Naim Mu-so Qb (2019) review

Meet the hands-down boss of wireless speakers

Naim Mu-so Qb 2nd Generation
(Image: © TechRadar)

TechRadar Verdict

Bigger price, more power – but the same desirable item as always. The Mu-so Qb 2nd Generation (2019) has substance, solidity and variation in terms of audio quality, a great design, and lovely physical interface. Still, it's extremely pricey, and that might put off all but the most dedicated audiophiles.


  • +

    Lovely physical interface

  • +

    Robust, balanced and informative sound

  • +

    Capable of startling volume


  • -

    Frustrating control app

  • -

    Not the biggest audio presentation around

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When Naim launched its original Mu-so wireless speaker (a little over eight years ago now), it set new standards of performance, finish and – let’s not pretend otherwise – price, in what had been a generally pretty cheap ’n’ cheerful part of the market until then.

Then in January 2016, Naim whipped the covers off Mu-so Qb. It took much of what everyone loved about Mu-so and stuck it in a more affordable, smaller and more... cube-like package. It wasn’t the ground-breaking best wireless speaker the Mu-so was, but it was a covetable and high-performance wireless speaker – which is the bulk of what’s important.

Towards the end of 2019, Naim turned Mu-so into the (rather self-importantly named) Mu-so (2019). Everyone loved its ergonomic improvements and the extraordinary potency of its sound. No one was transported by the price-hike or the same-again, if-it-ain’t-broke-don’t-fix-it styling.

And then, in a move that surprised precisely no one, Naim gave the Mu-so Qb the ‘2nd Generation’ treatment, in September 2019. But is Mu-so Qb 2nd Generation, like the Mu-so (2019), a case of ‘the same, but more so’?  

Well, yes and then some. Naim's second generation Mu-so Qb wireless speaker is quite simply a stunning piece of hi-fi kit. The previous iteration was good, but this version is even better.

[Update: The Naim Music Qb now comes with support for Hi-Res Audio streaming service Qobuz. The service starts at $14.99 / £14.99 per month, however 30-day free trials are available via the Naim app.]

Price and availability

Costing $899 / £749 (around AU£1300), the increase in price over the original – a touch over 15 percent – is easier to stomach than Mu-so 2’s dead-eyed 30 percent hike over the first Mu-so, certainly.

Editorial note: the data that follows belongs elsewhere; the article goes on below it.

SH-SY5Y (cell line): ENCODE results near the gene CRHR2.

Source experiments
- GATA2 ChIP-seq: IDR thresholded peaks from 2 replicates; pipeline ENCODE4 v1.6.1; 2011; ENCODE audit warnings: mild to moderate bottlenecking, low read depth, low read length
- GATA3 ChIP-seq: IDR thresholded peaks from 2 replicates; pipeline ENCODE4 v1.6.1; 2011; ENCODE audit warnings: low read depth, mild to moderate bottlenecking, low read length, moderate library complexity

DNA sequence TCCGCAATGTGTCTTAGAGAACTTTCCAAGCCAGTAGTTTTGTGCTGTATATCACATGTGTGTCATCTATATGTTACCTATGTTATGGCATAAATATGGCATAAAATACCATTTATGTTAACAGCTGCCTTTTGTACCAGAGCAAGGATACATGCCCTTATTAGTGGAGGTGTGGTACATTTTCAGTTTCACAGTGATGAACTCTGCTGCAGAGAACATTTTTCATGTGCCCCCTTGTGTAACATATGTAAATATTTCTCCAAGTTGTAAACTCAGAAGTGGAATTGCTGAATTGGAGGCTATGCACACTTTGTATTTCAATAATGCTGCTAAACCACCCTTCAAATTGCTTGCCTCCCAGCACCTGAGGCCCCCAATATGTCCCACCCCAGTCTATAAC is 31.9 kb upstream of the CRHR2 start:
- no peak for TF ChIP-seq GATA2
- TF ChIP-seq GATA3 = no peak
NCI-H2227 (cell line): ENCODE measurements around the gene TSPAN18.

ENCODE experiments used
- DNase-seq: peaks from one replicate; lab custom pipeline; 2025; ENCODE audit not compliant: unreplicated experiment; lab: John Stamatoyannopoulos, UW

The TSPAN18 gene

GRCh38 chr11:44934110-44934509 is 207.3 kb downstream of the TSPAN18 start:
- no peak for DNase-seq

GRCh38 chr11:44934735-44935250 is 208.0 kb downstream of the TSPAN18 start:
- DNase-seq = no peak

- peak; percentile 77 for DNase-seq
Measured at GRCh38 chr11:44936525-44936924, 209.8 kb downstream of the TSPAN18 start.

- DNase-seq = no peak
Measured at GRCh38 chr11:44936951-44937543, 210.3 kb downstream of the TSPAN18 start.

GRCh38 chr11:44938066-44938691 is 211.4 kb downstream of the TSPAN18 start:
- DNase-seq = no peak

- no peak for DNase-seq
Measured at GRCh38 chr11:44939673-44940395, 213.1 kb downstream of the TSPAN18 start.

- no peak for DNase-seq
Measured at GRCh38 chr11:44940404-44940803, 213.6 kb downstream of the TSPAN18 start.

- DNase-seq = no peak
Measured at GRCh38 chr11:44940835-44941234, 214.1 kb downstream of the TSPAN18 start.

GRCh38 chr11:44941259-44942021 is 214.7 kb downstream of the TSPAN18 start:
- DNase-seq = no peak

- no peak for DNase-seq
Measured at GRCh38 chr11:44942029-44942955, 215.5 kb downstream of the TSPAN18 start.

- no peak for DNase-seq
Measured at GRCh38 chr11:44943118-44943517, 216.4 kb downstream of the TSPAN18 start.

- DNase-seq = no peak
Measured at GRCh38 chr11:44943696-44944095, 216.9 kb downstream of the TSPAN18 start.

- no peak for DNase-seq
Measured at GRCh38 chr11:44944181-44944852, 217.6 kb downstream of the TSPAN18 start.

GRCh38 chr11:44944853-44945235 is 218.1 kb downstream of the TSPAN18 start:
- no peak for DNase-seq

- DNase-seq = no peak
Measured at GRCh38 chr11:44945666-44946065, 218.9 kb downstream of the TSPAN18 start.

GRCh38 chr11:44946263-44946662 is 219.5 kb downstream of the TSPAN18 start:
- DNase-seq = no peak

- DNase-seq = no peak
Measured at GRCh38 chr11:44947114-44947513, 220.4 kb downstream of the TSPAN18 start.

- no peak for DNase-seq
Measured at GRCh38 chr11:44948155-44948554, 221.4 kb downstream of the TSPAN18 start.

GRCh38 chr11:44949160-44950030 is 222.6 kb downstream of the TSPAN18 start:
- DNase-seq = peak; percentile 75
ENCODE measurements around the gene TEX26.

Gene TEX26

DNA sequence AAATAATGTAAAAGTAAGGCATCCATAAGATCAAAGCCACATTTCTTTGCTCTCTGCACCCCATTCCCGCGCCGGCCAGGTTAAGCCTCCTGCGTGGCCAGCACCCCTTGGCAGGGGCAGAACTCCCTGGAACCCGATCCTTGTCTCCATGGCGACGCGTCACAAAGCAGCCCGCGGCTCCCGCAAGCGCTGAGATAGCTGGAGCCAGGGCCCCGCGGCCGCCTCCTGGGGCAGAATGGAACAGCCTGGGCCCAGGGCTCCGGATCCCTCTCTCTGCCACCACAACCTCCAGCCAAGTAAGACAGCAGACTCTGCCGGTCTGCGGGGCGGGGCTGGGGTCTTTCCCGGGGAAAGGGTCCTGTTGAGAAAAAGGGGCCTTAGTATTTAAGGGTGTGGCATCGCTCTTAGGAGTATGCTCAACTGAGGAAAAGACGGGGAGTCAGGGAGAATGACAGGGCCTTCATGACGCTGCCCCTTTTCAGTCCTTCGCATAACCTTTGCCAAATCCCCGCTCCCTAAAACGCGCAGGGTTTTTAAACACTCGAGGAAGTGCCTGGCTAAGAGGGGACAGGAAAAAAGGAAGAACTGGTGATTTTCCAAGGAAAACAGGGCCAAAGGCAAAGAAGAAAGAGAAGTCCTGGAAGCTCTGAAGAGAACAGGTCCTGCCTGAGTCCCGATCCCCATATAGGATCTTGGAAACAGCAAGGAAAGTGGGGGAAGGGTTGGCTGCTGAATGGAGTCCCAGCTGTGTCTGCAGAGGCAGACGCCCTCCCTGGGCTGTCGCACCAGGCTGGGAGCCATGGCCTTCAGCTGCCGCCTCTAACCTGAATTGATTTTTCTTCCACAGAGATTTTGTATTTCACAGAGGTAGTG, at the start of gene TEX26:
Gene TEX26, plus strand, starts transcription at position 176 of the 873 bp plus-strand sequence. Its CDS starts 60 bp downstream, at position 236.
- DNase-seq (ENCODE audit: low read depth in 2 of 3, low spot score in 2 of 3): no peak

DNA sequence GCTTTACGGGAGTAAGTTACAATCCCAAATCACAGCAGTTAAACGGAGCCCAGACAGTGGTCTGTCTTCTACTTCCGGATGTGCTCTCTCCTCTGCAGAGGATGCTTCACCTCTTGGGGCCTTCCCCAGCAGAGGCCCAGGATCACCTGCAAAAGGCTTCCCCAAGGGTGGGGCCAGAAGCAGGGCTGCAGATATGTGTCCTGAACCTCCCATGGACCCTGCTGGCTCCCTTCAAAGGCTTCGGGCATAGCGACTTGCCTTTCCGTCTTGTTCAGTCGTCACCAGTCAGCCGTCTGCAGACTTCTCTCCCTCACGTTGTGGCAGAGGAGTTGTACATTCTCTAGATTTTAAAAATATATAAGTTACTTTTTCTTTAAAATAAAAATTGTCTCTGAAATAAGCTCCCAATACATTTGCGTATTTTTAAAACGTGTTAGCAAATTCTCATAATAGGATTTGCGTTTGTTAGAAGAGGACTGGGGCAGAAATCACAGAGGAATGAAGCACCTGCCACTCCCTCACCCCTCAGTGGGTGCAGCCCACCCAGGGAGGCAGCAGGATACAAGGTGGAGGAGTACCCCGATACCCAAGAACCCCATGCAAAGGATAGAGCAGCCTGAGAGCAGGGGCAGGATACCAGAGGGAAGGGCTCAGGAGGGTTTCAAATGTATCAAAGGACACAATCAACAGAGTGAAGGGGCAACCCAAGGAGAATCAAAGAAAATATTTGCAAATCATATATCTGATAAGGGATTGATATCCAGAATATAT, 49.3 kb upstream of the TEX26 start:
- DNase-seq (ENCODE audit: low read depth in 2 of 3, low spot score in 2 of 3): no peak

It's still a very pricey wireless speaker, though – for comparison, our current favorite model, the Sonos One, cost $199 / £199 / AU$299 at launch.

Naim Mu-so Qb

(Image credit: TechRadar)


Did you like the look of the original Mu-so Qb? Yes? Well then, you’re going to love the appearance of Mu-so Qb 2nd Generation – because unless you put them side-by-side under a microscope, it is difficult-going-on-impossible to tell the difference. 

Either Naim is unshakably confident in the perfection of its four-year-old industrial design vocabulary, or its styling team has quite badly run out of steam.  

That’s not to say there isn’t plenty to like about the way the Mu-so Qb 2nd Generation looks – it’s just that we’ve seen it all before. It’s a crisp-edged cube (well, 210 x 218 x 212mm, which is close enough) with some gently tumorous bulges in its three-sided grille, standing on a flawless chunk of Perspex. This clear plinth has a nicely understated ‘Naim’ logo off to the side, which can be illuminated using the control app.

The rear panel is occupied by heatsinks and a few physical connections. These run to mains power, Ethernet, digital optical and 3.5mm analogue audio. There’s also a tiny reset button here - you’ll perform your initial set-up using this.

The Qb’s big design feature, though, remains the oversized control dial occupying the bulk of the burnished aluminum top panel. As with Mu-so 2, it’s been reengineered – a proximity sensor wakes it as you approach, it’s illuminated around the edge, and there are no fewer than 15 touch-controls on the top. As with Mu-so 2, it remains a tactile, smooth-scrolling delight to use – no rival wireless speaker has anything approaching as pleasant an interface. 

Naim Mu-so Qb 2nd Generation

(Image credit: TechRadar)